For Beatrice Warde’s full talk on the importance of good typography and invisible print click here;

http://www.designhistory.org/CrystalGoblet.html

 

 

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Samantha Harvey

About Samantha Harvey

Sam recently graduated from Visual Communication. She joined our team in April 2011 and has been conducting user research and has been making sure our user interfaces follow good design principles. She's keen to point out our poor selection of fonts... er I mean typography (sorry Sam). Follow Samantha on twitter @samharvey_ux

Avoiding human error with good design

3 Jun

Recently we designed some shiny new business cards to go with our new website brand that we will be launching soon. So when the new cards arrived, we all crowded round in anticipation as the box of new cards was opened.

Spelling mistake business card

Spot the spelling mistake

 

With an ‘ooh’ and an ‘aah’ we were all pretty happy with the design, until someone spotted that we’d spelt architecture wrong in ‘information architecture’. We all proof read them before sending them to print, but we all missed it. Gutted, we had to go back to the drawing board to create new cards and get them printed again.

Our mistake could have been easily avoided if Adobe Illustrator had a spell check feature which highlighted errors as you type. Sure this may get annoying and not everyone would want it, but how much more annoying is it when your new poster, website banner, leaflets go live with a whacking great spelling error that other people had missed?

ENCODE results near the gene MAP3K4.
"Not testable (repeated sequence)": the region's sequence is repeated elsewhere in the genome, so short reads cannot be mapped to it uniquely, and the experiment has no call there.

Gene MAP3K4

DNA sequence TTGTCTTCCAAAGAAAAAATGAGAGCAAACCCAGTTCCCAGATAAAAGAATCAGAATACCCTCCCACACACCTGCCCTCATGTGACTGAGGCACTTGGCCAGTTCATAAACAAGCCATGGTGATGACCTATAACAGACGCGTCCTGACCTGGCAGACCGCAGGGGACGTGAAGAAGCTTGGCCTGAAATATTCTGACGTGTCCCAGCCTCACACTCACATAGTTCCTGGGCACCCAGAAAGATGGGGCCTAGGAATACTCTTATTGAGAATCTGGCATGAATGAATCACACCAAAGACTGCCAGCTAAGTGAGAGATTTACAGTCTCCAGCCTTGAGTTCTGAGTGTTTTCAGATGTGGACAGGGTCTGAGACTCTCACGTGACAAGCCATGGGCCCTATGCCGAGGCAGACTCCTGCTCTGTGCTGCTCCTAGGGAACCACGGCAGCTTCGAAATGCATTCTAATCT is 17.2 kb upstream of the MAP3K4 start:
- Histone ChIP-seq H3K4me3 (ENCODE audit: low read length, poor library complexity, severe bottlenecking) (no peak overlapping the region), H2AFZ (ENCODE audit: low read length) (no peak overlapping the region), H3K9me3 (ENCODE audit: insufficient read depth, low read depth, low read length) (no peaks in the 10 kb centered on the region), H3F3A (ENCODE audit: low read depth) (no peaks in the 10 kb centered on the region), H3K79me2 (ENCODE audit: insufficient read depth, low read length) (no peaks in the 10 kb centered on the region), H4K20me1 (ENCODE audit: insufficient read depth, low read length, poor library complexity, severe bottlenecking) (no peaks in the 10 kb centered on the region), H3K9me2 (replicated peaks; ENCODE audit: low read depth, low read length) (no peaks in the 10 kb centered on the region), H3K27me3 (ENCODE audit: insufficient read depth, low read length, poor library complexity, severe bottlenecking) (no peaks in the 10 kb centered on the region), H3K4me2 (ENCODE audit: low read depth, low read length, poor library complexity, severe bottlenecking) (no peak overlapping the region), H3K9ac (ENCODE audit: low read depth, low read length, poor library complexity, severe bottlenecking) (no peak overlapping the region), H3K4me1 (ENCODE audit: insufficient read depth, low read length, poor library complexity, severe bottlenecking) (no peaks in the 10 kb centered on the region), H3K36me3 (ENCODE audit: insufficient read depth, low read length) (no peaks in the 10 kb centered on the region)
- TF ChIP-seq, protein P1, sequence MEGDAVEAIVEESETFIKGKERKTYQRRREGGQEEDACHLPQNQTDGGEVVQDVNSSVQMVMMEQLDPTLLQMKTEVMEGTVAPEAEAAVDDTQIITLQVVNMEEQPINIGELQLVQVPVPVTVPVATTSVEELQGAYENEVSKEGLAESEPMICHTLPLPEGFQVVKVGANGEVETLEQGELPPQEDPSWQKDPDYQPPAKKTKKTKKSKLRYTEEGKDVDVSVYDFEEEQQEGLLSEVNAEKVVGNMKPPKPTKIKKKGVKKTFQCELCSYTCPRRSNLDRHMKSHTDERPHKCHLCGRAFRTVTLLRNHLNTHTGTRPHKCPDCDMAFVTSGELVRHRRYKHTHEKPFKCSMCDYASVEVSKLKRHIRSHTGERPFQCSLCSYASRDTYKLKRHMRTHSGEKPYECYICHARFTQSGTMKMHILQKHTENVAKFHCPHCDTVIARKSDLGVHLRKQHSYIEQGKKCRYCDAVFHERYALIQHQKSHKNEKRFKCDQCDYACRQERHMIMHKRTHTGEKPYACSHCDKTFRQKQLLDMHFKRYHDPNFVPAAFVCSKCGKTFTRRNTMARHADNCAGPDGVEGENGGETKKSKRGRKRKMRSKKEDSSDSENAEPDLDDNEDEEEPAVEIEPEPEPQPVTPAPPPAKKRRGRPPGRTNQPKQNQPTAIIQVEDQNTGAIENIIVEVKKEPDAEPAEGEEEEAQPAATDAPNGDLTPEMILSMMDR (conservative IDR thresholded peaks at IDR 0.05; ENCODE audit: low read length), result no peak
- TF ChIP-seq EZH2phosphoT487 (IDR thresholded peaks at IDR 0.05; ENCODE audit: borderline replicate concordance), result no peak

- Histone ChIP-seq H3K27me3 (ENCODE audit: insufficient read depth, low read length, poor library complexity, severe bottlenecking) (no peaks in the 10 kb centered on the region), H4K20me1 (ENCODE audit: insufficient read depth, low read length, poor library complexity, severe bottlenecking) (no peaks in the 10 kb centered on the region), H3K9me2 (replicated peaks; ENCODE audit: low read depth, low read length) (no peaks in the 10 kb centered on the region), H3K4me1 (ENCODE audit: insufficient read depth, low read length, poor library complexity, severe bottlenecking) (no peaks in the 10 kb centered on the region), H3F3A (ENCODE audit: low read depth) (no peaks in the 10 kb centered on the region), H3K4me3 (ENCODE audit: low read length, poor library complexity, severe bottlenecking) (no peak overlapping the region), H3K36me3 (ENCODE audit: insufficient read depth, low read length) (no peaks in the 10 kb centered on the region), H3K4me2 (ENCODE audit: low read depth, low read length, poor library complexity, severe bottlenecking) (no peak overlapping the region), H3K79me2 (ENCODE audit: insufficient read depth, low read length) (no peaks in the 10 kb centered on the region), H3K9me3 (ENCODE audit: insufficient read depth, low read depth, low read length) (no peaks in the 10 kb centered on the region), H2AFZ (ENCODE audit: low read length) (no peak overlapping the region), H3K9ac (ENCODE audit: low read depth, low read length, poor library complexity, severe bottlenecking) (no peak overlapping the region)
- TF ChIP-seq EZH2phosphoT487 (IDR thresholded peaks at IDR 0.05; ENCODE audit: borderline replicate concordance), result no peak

It’s a relatively small inclusion in terms of design effort on Adobe’s part, and how many times would it save a designer from looking like he should have paid more attention in those spelling lessons back at school?

The fact is that as humans we will always make mistakes; ‘to err is to be human’ as the saying goes. The trouble is that most designs are pretty unforgiving when it comes to human error.  We’ve all seen harsh error messages blaming us for our stupidity, undecipherable error messages, and error messages which are hidden in obscure places in new technology. It’s the designer’s role to make the user feel confident and in control at all times, not to make them feel stupid.

Error message

Unhelpful error message

Helping users recover from errors is important in design. Making them aware of the issue and the steps they could take to overcome them is fairly easy with just a bit of thought and anticipation. What is much more difficult, but much more important, is to avoid human error in the first place.